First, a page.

CDC updates testing guidelines, acknowledges threat of asymptomatic spread

The Centers for Disease Control and Prevention reversed its COVID-19 testing guidelines Friday, recommending testing for potentially asymptomatic individuals who have come into contact with those who have tested positive for the virus.

The CDC previously suggested that tests for asymptomatic individuals were unnecessary even if they had contact with a person who had tested positive for the virus, a move which many public health experts questioned. The reversal comes after The New York Times reported on Thursday that The previous guidance against testing asymptomatic individuals was published on the CDC website by officials from the Department of Health and Human Services, against the wishes of CDC scientists.

Seton Hall has yet to release a statement on the new guidance.

Pennsylvania Commonwealth microbiologist Kerry Pollard performs a manual extraction of the coronavirus inside the extraction lab at the Pennsylvania Department of Health Bureau of Laboratories on Friday, March 6, 2020.

“If you have been in close contact with [a] documented SARS-CoV-2 infection… and do not have symptoms, you need a test,” the updated CDC website says. “Because of the potential for asymptomatic and pre-symptomatic transmission, it is important that contacts of individuals with SARS-CoV-2 infection be quickly identified and tested.”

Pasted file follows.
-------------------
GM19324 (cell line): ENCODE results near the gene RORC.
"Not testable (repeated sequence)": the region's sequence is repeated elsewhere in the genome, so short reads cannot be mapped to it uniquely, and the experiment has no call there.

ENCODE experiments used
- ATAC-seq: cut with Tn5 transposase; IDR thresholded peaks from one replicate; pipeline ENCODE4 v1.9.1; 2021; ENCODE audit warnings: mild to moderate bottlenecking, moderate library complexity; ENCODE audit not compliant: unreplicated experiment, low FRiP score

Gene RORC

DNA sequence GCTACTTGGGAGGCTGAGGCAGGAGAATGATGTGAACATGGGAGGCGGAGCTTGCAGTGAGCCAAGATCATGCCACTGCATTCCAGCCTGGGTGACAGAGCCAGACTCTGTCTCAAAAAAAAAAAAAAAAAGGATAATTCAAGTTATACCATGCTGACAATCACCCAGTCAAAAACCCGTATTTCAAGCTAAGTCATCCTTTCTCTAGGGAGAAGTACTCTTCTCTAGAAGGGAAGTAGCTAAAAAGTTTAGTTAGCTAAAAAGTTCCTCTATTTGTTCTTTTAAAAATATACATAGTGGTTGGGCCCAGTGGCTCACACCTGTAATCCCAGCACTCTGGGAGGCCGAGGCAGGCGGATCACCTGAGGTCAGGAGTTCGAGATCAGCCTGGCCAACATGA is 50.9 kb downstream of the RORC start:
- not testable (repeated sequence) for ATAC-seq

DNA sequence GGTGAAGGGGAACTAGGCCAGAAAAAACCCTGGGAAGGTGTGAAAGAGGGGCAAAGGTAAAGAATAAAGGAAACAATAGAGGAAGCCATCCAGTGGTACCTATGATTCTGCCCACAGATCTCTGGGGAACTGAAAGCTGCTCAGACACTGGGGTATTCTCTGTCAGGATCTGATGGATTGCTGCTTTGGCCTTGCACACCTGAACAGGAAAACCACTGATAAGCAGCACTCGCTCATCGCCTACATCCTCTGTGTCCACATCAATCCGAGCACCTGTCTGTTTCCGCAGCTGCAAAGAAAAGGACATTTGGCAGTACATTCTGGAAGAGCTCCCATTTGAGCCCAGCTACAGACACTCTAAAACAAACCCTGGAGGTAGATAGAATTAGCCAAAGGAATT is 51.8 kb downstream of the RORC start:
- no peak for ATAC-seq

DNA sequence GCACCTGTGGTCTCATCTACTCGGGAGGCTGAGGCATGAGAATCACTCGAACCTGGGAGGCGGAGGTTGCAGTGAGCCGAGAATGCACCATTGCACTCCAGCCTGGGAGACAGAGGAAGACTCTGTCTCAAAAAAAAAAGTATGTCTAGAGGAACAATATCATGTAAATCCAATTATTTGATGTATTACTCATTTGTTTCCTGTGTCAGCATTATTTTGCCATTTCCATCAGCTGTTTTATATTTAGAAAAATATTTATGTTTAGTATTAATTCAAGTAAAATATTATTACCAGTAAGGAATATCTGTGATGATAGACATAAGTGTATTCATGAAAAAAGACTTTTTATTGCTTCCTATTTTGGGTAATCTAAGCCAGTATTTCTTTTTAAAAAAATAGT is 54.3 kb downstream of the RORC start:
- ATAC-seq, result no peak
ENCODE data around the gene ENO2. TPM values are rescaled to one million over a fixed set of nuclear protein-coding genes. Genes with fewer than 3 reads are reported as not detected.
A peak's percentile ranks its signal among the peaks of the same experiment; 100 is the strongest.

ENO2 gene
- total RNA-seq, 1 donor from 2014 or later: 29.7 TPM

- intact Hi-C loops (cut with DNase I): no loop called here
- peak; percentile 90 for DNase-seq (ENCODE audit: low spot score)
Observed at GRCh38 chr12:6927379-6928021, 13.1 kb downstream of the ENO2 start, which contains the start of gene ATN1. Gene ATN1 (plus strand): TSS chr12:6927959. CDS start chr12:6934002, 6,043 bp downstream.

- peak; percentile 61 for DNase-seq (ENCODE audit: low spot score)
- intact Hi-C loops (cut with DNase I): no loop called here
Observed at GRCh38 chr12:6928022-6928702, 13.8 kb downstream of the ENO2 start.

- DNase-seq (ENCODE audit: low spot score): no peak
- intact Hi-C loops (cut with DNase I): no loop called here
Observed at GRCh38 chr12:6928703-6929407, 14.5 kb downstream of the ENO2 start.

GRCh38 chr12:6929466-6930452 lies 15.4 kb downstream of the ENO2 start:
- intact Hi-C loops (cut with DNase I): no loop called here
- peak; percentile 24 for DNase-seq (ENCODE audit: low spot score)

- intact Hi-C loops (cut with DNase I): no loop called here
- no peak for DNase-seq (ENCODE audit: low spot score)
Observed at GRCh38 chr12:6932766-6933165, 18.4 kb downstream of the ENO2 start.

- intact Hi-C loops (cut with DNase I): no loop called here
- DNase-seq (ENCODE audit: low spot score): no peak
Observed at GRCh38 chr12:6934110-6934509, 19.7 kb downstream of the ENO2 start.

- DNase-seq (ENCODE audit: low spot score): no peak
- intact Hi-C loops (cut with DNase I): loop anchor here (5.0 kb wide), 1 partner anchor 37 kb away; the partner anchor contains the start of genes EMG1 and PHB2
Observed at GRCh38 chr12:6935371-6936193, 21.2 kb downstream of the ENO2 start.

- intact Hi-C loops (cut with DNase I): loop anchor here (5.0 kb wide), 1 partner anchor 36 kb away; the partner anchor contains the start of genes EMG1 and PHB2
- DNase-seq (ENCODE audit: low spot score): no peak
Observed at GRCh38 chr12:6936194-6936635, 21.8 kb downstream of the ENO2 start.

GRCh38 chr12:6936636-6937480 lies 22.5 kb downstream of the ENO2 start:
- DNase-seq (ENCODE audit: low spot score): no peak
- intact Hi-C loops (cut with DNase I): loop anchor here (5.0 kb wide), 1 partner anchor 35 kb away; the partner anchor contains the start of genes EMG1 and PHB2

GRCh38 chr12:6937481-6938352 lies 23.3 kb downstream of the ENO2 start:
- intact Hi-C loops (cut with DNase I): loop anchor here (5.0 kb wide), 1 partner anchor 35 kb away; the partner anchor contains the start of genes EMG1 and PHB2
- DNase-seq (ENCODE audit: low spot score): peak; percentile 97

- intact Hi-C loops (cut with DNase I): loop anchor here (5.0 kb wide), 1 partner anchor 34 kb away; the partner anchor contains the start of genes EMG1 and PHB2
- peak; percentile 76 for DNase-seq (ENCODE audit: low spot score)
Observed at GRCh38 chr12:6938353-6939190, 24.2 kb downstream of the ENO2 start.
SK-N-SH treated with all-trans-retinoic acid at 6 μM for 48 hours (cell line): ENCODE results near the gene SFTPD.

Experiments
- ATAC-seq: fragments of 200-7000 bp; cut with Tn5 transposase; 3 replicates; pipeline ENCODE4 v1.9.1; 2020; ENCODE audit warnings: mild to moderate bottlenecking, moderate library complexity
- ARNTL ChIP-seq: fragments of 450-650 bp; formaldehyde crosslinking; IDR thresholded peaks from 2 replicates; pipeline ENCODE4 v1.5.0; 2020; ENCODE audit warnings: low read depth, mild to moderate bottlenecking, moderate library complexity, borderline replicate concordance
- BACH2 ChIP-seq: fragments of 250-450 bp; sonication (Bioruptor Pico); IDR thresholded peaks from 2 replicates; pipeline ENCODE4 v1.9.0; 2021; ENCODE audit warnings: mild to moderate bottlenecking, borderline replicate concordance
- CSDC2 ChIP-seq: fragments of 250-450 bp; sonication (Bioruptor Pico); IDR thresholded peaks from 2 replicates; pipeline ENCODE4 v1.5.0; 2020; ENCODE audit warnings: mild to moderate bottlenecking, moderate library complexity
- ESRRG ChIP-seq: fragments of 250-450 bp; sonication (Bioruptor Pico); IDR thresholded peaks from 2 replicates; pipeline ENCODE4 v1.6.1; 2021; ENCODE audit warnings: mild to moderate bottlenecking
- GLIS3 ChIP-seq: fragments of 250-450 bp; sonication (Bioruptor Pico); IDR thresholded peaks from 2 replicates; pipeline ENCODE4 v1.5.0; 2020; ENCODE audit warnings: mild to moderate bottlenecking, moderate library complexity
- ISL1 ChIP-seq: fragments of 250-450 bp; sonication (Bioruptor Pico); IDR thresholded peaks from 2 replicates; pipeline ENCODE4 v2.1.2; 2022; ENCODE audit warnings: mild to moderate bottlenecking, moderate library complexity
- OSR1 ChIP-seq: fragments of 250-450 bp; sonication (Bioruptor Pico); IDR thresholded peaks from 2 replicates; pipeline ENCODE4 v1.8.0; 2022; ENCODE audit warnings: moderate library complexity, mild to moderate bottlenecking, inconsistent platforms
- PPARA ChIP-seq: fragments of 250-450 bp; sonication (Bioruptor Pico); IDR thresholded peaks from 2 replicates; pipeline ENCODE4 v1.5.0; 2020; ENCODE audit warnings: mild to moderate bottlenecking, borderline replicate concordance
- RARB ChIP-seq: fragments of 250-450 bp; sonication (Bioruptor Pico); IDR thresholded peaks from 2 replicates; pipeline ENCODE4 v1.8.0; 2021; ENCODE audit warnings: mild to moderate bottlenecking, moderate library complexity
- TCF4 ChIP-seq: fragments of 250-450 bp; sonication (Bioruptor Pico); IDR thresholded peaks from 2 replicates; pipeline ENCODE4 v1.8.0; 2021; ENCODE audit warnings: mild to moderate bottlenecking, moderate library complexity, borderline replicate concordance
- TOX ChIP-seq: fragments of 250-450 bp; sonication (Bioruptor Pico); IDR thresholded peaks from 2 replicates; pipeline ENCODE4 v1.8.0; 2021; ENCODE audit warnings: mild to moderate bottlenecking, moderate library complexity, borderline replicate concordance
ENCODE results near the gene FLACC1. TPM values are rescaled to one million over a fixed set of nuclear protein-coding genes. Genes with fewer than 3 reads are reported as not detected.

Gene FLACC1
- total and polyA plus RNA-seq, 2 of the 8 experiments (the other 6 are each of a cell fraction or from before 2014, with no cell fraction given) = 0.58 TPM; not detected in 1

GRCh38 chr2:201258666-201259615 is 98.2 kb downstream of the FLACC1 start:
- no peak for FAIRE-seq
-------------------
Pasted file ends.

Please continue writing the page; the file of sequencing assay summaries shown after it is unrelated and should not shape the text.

In an interview with The Setonian earlier this month, Diane Lynch, Director of Health Services, stated that testing is optional for students who have been exposed to a known case of COVID-19 but had no symptoms.

“We’re going to ask [close contacts] to quarantine for fourteen days, and maybe we would consider testing, but it doesn’t have to happen,” Lynch said. “It’s really more up to the person themselves as to whether they would feel better about the testing part. If they have no symptoms, it’s more of an optional thing.

“If you’re a contact of someone who’s been diagnosed, you’re going to quarantine. That’s really the process if you’re asymptomatic. If you have symptoms, then we would test.”

The University has repeatedly touted that its Restart Plan goes above and beyond CDC guidelines. 

“The University Restart Plan is the result of the collective, months-long efforts of more than 140 Seton Hall University faculty, clergy, administrators, staff and students and regular consultation with local, state and national health experts,” University Spokesperson Michael Ricciardelli said in a statement on Sept. 2, after a Seton Hall virologist criticized the plan. “The plan exceeds CDC guidelines and has been confirmed by the State of New Jersey.”

It is not clear if the University will update its testing protocol in accordance with the new guidelines.

Daniel O’Connor can be reached at daniel.oconnor1@student.shu.edu. Find him on Twitter @itsDanOConnor. 

Author: Daniel O'Connor

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